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Contact: Dena Matteson, 5733234814VAN BUREN, MO: On July 4, four National Park Service (NPS) Rangers from Ozark National Scenic Riverways were honored during the 73rd Honor Awards Convocation Ceremony at the U.S. Department of the Interior headquarters in Washington, D.C. Park Rangers Joshua Gibbs, Lindel Gregory, Patrick Jackson, and Daniel Newberry were each presented Valor Awards by Secretary of the Interior Ryan Zinke, for their heroic efforts during the historic flood that impacted the Riverways and much of southern Missouri in April 2017. The Valor Award is the highest award of the Department, and is presented to employees for demonstrating unusual courage involving a high degree of personal risk in the face of danger while attempting to save the life of another.
“We are extremely proud of Rangers Joshua Gibbs, Lindel Gregory, Patrick Jackson, and Daniel Newberry for the actions they took leading to this well-deserved recognition for helping our neighbors in the Van Buren community, but also for what they do every day to protect park visitors and resources,” said Superintendent Larry Johnson.
On April 29 and 30, 2017, the areas in and around Ozark National Scenic Riverways in southeastern Missouri received more than 15 inches of rainfall. As a result, massive flooding occurred on and adjacent to the park’s Current and Jacks Fork rivers. The Current River crested at 39 feet near park headquarters in Van Buren, 10 feet higher than the previous recorded high water mark in 1904. At 5:30 P.M. on April 29, the Carter County Sheriff requested assistance from NPS Park Rangers to perform swift-water rescues of area residents who were trapped in their homes with rising and fast-moving flood waters quickly approaching or already upon them. Park Rangers Gibbs, Gregory, Jackson, and Newberry worked into the night along with rescuers from the Sheriff’s Department, the Van Buren Volunteer Fire Department, Missouri Department of Conservation and Missouri Highway Patrol, as well as other local citizens.
The park rangers, specially trained in swift-water rescue techniques, successfully conducted approximately 30 rescues, all under hazardous conditions, and continuously exposed themselves to high-risk situations. They went from house to house checking for stranded residents using NPS boats through rapidly rising floodwaters to reach residents in their homes. In some cases, the team maneuvered the boats under low-hanging powerlines only a few feet above the rushing water and through fumes from leaking propane tanks to reach the stranded residents. To conduct this many rescues in hazardous conditions, they waded in waist-deep waters at great personal risk, with the dangers of live electricity and leaking propane, to retrieve people from their flooded homes, secure them on the rescue boats, and guide them to safety.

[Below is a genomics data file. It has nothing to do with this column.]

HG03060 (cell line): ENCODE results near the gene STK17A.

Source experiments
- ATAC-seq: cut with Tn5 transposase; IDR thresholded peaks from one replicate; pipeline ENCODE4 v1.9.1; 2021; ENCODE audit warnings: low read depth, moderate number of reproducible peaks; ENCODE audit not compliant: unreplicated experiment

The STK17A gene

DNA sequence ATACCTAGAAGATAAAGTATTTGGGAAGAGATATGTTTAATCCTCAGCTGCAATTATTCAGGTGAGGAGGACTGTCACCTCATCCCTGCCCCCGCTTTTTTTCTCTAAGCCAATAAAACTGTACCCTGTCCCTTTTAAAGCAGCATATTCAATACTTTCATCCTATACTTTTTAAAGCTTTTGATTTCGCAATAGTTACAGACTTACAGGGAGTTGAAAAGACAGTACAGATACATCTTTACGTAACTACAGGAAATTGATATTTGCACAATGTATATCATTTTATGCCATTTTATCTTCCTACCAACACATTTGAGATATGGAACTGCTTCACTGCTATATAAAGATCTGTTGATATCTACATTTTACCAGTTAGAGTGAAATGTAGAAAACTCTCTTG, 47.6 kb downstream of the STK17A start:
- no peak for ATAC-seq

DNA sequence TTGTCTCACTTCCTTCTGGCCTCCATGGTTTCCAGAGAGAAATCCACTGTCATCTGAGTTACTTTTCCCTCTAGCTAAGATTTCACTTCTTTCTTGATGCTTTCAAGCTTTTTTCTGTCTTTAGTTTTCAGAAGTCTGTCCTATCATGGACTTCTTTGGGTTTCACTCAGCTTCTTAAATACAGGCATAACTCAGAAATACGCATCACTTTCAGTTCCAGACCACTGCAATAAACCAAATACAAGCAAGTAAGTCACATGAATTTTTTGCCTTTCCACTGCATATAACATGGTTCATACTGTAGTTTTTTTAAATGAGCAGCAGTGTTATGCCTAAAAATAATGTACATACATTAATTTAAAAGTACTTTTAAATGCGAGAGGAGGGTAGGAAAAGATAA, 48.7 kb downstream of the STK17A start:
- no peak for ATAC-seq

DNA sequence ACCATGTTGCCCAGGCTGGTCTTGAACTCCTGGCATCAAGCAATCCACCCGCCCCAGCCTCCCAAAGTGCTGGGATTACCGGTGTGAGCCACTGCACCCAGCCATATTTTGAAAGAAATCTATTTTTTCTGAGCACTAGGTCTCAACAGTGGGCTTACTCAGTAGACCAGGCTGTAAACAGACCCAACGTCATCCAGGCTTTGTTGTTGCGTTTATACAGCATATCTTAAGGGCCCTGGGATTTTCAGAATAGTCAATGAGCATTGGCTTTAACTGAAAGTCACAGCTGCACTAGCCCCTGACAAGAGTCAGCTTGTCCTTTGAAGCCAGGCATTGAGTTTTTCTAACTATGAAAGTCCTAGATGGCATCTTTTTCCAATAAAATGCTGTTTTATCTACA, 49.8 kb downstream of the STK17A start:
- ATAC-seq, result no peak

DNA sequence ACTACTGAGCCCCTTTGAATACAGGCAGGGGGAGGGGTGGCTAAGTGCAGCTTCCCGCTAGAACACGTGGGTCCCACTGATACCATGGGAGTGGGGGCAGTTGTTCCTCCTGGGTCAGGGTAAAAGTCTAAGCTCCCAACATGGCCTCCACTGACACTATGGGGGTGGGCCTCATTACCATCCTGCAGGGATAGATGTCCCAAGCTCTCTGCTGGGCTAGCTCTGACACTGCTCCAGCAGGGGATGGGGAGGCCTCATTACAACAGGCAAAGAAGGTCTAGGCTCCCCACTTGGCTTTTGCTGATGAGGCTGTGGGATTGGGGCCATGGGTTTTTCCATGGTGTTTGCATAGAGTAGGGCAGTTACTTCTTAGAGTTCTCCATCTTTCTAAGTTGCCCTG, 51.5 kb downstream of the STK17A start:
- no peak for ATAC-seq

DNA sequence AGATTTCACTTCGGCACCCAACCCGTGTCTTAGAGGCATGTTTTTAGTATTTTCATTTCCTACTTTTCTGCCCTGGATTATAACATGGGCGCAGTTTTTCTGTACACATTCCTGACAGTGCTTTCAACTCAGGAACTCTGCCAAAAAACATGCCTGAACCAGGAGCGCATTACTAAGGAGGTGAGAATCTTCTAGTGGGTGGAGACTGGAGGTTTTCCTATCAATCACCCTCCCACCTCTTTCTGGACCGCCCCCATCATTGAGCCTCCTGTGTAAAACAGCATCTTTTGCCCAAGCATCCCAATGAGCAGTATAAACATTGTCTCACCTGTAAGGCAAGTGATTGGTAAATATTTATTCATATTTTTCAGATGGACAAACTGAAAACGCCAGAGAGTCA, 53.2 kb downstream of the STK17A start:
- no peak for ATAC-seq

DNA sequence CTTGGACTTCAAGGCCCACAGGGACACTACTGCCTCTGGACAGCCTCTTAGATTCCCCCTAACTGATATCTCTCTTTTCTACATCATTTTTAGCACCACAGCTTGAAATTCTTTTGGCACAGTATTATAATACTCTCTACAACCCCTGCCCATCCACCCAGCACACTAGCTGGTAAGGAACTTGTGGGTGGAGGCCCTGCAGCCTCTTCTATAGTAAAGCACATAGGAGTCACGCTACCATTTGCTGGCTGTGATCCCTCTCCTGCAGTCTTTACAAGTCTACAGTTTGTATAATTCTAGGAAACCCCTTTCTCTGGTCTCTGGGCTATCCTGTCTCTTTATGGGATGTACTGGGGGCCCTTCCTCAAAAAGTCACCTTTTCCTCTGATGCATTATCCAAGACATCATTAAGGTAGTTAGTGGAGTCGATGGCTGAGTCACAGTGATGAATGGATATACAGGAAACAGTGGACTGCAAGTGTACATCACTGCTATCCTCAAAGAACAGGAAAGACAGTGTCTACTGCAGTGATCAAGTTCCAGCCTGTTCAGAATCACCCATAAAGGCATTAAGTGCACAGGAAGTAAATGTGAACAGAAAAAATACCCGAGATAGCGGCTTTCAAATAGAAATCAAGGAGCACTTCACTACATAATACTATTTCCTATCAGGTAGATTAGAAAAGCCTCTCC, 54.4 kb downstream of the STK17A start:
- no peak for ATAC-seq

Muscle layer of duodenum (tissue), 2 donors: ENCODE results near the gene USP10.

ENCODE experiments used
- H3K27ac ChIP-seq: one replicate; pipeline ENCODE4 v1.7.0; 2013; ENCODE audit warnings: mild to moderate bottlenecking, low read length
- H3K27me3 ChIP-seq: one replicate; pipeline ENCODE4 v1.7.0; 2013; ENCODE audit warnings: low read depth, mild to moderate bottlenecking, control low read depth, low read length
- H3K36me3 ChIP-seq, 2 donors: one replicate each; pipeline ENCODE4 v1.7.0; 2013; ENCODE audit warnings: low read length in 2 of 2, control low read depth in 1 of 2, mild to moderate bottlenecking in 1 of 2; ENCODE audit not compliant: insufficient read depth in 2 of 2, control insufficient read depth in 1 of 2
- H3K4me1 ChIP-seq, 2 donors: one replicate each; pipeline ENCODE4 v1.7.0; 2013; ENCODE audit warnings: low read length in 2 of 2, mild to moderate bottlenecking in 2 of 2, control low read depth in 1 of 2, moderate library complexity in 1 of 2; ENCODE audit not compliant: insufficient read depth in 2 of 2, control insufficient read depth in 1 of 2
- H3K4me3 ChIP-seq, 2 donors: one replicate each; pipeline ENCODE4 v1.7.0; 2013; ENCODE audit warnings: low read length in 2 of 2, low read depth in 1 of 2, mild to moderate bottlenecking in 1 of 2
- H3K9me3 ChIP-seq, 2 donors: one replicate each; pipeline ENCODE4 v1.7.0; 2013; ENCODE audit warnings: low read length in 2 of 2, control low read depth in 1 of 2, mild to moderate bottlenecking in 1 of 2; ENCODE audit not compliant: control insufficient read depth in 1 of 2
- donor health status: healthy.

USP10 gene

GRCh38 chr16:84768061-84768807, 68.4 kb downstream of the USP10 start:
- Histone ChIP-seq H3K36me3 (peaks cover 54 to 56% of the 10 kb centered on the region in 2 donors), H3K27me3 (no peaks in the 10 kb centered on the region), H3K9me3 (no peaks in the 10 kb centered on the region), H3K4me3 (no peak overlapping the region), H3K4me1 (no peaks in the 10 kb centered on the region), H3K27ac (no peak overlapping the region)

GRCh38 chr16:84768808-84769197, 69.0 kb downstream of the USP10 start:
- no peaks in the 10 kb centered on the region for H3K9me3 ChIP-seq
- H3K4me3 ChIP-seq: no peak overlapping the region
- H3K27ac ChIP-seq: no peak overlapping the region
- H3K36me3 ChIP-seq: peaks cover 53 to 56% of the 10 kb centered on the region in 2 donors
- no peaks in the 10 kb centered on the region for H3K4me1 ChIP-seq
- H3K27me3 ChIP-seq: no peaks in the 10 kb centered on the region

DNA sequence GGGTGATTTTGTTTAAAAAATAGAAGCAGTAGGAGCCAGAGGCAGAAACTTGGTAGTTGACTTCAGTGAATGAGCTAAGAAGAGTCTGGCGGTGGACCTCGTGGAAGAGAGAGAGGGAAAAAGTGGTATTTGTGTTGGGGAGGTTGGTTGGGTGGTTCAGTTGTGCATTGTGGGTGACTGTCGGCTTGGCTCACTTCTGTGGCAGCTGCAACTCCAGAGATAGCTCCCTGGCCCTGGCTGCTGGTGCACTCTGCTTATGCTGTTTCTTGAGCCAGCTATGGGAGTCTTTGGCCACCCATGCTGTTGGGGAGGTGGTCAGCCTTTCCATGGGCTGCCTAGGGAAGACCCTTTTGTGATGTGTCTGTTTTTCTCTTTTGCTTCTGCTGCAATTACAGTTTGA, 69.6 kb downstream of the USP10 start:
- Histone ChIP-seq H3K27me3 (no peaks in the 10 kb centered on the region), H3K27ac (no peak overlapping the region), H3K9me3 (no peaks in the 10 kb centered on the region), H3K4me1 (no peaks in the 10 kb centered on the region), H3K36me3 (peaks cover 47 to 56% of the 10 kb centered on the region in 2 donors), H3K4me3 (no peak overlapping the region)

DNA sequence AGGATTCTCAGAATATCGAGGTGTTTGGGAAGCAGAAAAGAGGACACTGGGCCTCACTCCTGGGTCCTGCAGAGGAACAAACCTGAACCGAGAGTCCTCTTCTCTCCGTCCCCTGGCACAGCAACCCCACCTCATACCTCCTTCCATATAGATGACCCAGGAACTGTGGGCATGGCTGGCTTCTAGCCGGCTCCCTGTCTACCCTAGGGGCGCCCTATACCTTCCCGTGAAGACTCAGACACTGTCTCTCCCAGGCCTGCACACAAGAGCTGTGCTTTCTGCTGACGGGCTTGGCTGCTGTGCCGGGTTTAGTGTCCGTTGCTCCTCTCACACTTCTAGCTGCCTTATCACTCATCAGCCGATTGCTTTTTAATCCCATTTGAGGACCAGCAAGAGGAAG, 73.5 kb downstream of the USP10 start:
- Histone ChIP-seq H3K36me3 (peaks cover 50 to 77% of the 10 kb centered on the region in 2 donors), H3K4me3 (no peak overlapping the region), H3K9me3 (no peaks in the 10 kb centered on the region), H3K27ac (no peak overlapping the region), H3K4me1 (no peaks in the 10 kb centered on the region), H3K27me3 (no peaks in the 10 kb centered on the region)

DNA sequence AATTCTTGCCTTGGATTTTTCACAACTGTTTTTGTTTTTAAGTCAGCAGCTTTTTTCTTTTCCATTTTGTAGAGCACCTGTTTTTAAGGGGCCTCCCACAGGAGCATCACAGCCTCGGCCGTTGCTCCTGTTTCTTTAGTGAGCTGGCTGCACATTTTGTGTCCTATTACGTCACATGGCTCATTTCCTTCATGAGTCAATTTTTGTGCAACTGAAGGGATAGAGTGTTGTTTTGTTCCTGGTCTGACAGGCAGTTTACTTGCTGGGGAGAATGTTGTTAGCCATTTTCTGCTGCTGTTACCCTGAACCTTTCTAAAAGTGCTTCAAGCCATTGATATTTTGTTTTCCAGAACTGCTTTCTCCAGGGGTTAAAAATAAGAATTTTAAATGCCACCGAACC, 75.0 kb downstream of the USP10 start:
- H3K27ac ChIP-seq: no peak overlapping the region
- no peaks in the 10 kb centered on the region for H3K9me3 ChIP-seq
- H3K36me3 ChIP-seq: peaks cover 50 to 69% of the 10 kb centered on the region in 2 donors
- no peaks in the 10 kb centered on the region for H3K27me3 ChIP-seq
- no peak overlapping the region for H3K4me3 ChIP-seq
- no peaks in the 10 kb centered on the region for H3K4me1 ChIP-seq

Rangers Gibbs, Gregory, Jackson, and Newberry, along with their families, traveled to Washington, D.C. to receive their awards at the special Independence Day ceremony. Award certificates and personalized Valor Coins engraved with their names were presented to each ranger by Secretary Zinke.
“Lives were saved because these four rangers risked their own lives to help Missourians in need,” Senator Claire McCaskill remarked about this award. “No one hopes for disasters like the historic floods we saw last year, but I’m grateful that we have such brave and selfless first responders in our communities—and I proudly join all Missourians in commending them for their bravery.”
“When massive flooding threatened the lives of people in the Van Buren community, these park rangers put their lives on the line to bring them to safety,” Senator Roy Blunt said. “I’m grateful for their heroic action, and the important work our nation’s park rangers do every day.”
Congressman Jason Smith stated, “The tremendous life-saving efforts by Joshua Gibbs, Patrick Jackson, Lindel Gregory, and Daniel Newberry have made the entire state of Missouri proud, and I am glad to see these brave men from Van Buren receive the recognition they deserve from Secretary Zinke.”
Presiding Carter County Commissioner Donald Black said, “These men are heroes. When I saw what they did, and how dangerous those flood waters were for them to keep going back out and rescuing our stranded residents, my hat is off to them.”
- nps.gov/ozar -
Ozark National Scenic Riverways preserves the free-flowing Current and Jacks Fork Rivers, the surrounding resources, and the unique cultural heritage of the Ozark people. For more information about the Riverways, call (573) 323-4236; visit the park’s Facebook page, or website at www.nps.gov/ozar.
Last updated: July 13, 2018